So, what exactly is involved in calculating solar panels cost in Bay Terraces? When thinking about solar power very few people know the way the cost of solar panel systems is actually measured. Or even, for that matter, do we automatically grasp the connection relating to the cost of solar power and the value of solar power. We all know that gasoline prices are in dollars per gallon. We likewise are all aware of approximately how far we’ll be able to drive after spending 40 bucks for a tank of gas. In contrast to a tank of gas, the value of which can be consumed pretty much instantly, solar panels deliver their value across a period of time.
Bay Terraces 3 Undervalued Solar Leaders
SunPower Corporation (NASDAQ:SPWR) is a global solar energy solutions provider. It operates in the specialized semiconductor industry and was incorporated in 1985. It is headquartered in San Jose, California and has offices in North America, Europe, Africa and Asia. The company's operating activities include designing, manufacturing and supplying solar panels and solar systems to a wide range of clients. SunPower's customers range from residential to utility customers, including businesses and the government. The company also offers different products related to solar systems that include inverters and control chargers. SunPower Corporation reports its revenues based on geographical segmentation. The company generates about 70% of its revenue from America, 20% from EMEA (Europe) and 10% from APAC (Asia Pacific). The revenues from Europe and Asia have been decreasing over the years partly because of the growing American demand and partly because of the recent economic conditions of Europe. NRG Solar is a significant customer of the company, being responsible for 35% of the revenue generated from America or in aggregate terms 24.5% of the entire revenue. SunPower is backed by Total S. A., the fifth largest publicly-traded energy company in the world. Total has a controlling interest in the company and holds around 66% shares of SunPower.
SunPower Corporation is listed on NASDAQ and is currently trading around $30. 2013 proved to be a good year for the company as far as market performance is concerned. Shares of the company appreciated consistently during the year. In the first week of January, shares were trading at around $6 but now they are touching $30. The solar industry has been facing difficulty in the past two years but now it seems that the market is regaining confidence in the solar industry.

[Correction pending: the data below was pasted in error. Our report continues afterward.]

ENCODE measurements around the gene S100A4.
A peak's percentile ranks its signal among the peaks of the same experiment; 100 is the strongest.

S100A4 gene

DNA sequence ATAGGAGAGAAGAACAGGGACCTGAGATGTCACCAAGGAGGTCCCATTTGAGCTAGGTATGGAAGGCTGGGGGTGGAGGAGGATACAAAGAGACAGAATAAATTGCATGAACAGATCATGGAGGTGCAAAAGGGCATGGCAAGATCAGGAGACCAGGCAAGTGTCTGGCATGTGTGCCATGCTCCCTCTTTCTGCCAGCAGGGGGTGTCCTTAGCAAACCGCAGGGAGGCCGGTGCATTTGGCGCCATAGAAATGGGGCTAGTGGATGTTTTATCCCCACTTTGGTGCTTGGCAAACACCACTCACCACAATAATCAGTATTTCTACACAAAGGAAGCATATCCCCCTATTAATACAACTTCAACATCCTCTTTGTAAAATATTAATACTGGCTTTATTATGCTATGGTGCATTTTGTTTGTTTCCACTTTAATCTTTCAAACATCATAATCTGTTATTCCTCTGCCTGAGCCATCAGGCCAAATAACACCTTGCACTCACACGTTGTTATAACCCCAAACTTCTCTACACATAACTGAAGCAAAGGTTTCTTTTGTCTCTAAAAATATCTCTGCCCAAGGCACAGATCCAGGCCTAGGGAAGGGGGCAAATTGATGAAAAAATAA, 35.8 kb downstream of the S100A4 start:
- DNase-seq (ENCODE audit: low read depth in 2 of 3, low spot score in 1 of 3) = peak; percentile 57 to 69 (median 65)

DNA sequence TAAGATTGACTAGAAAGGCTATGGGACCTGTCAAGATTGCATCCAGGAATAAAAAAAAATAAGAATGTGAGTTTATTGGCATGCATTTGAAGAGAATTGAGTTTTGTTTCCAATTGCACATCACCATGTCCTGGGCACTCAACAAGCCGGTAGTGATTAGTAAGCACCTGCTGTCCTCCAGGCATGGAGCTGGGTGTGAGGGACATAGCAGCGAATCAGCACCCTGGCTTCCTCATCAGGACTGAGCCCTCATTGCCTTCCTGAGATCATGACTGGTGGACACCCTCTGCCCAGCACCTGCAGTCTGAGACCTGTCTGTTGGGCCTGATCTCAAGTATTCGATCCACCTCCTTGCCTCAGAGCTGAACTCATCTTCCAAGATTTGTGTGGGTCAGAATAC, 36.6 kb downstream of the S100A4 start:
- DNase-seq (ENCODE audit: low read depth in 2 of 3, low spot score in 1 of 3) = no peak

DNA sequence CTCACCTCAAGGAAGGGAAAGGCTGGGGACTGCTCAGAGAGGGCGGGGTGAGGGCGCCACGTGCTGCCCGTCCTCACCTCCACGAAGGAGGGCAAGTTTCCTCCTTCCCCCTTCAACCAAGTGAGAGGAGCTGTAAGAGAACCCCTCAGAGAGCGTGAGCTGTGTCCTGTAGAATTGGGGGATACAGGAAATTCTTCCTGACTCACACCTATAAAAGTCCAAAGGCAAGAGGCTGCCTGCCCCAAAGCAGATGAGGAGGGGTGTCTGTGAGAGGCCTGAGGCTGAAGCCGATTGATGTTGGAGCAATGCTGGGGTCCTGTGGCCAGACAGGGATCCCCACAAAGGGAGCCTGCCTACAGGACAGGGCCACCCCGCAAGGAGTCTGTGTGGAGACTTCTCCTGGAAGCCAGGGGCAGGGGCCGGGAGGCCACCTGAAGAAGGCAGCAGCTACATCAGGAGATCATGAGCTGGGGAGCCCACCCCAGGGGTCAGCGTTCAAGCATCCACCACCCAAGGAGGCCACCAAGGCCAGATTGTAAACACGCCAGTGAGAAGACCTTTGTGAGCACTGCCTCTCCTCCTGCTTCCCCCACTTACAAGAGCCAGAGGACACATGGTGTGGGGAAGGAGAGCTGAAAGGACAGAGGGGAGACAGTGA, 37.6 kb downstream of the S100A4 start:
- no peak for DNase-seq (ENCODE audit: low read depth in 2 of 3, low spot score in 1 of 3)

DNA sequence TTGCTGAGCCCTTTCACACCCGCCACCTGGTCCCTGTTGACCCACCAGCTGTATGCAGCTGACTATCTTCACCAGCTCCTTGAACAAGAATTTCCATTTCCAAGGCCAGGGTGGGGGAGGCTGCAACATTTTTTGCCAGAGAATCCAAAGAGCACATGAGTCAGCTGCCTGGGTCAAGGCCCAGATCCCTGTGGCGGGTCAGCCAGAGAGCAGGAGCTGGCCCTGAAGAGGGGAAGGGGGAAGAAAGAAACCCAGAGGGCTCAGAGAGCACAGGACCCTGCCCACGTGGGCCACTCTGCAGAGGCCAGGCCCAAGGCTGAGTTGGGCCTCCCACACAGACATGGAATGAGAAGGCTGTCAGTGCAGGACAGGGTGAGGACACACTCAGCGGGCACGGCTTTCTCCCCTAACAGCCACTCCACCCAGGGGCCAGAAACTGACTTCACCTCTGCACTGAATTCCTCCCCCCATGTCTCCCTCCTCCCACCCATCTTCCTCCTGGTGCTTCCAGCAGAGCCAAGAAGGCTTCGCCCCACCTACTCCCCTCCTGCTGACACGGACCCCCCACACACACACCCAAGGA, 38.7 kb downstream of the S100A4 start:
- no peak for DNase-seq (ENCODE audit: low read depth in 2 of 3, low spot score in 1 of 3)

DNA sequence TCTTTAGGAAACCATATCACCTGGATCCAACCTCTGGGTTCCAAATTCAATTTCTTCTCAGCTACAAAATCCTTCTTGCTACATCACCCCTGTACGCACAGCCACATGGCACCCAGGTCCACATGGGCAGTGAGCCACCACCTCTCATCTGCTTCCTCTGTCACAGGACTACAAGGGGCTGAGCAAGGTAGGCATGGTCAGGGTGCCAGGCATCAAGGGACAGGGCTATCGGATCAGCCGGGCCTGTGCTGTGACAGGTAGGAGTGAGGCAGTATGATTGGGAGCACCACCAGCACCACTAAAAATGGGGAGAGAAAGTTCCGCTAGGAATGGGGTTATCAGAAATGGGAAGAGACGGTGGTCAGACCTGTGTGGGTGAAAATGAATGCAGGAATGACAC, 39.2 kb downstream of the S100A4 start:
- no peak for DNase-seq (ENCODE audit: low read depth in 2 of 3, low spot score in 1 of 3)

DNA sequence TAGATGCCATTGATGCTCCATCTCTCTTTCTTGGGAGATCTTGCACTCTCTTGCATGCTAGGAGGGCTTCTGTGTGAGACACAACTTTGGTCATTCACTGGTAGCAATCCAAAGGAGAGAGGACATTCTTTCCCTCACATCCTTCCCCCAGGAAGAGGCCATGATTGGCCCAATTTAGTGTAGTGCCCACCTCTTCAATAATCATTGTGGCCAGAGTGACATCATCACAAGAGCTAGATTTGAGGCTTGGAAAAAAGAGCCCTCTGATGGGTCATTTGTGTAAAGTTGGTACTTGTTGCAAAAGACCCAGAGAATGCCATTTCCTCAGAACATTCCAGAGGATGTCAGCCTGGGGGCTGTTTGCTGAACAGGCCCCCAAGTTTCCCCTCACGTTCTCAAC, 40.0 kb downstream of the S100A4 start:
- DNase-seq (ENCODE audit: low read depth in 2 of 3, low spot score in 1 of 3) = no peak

EPS of the company also improved during 2013 which caused the share price to increase. Revenues have also been improving over time and SunPower has posted a CAGR (compound annual growth rate) of 4.95% since December 2011. These growing financial figures were responsible for the positive trend of the share price.
It appears that the solar industry is starting to recover. The recent years have been rough, especially for American solar businesses because of the dumping exercises carried out by China. The subsidizing of solar companies by the government of China enabled them to sell below their production costs. This forced the American companies to cut prices and suffer losses. Oversupply in the industry was also a major factor in the reduction of prices and diminished earnings. The sales of Chinese solar firms in Europe are capped now due to limitations imposed by the European Union. Once the US and Europe have settled the Chinese solar panel issue, profits in the industry will begin to grow. Furthermore, China has banned the construction of any further solar panel factories. All these developments enhanced the investor's confidence in the solar industry which in turn is reflected in the market performance of the American solar companies. "We're at a point now where demand starts to be driven by cold, hard economics rather than by subsidies and that is a game changer," says Jason Channell of Citigroup.
The solar industry is poised for future growth. According to IEA, renewable electricity will surpass output from natural gas and double the generation from nuclear plants by 2016; becoming the second most important source of energy after coal. It is worth noting that the growth of renewable energy has always been underestimated in projections. For instance, in 2003, IEA predicted that non-hydro renewable energy would represent 4% of the global generation by 2030 but the industry reached that figure in 2003. According to BNEF, renewable energy will account for around 69-74% of new capacity added by 2030. Estimates by HIS predict the global PV (photovoltaic) market to grow by 17% in 2014. All of this points toward the fact that the solar industry will grow in the future.
BNEF also projects a 20% increase in PV installations by 2017. The emerging markets are USA, China and Japan, accounting for 52% of the solar demand in 2013 compared to 13% in 2008. Overall, the industry is set for growth but the question is, on whose expense? China and the US are the two main competitors in this industry. The relative strategies and actions of their governments could affect the companies based in both countries.
Global Production Leader
China is the largest supplier of PV modules. It plans to add 10 GW of solar capacity to the system each year until 2015, aiming for 35GW by 2015. The current capacity is 5GW. Chinese companies like Trina Solar, Yingli Solar and Hanergy have low production costs and are offered subsidies by the government. Therefore, they manage to compete on very low costs, rendering the US based suppliers unprofitable.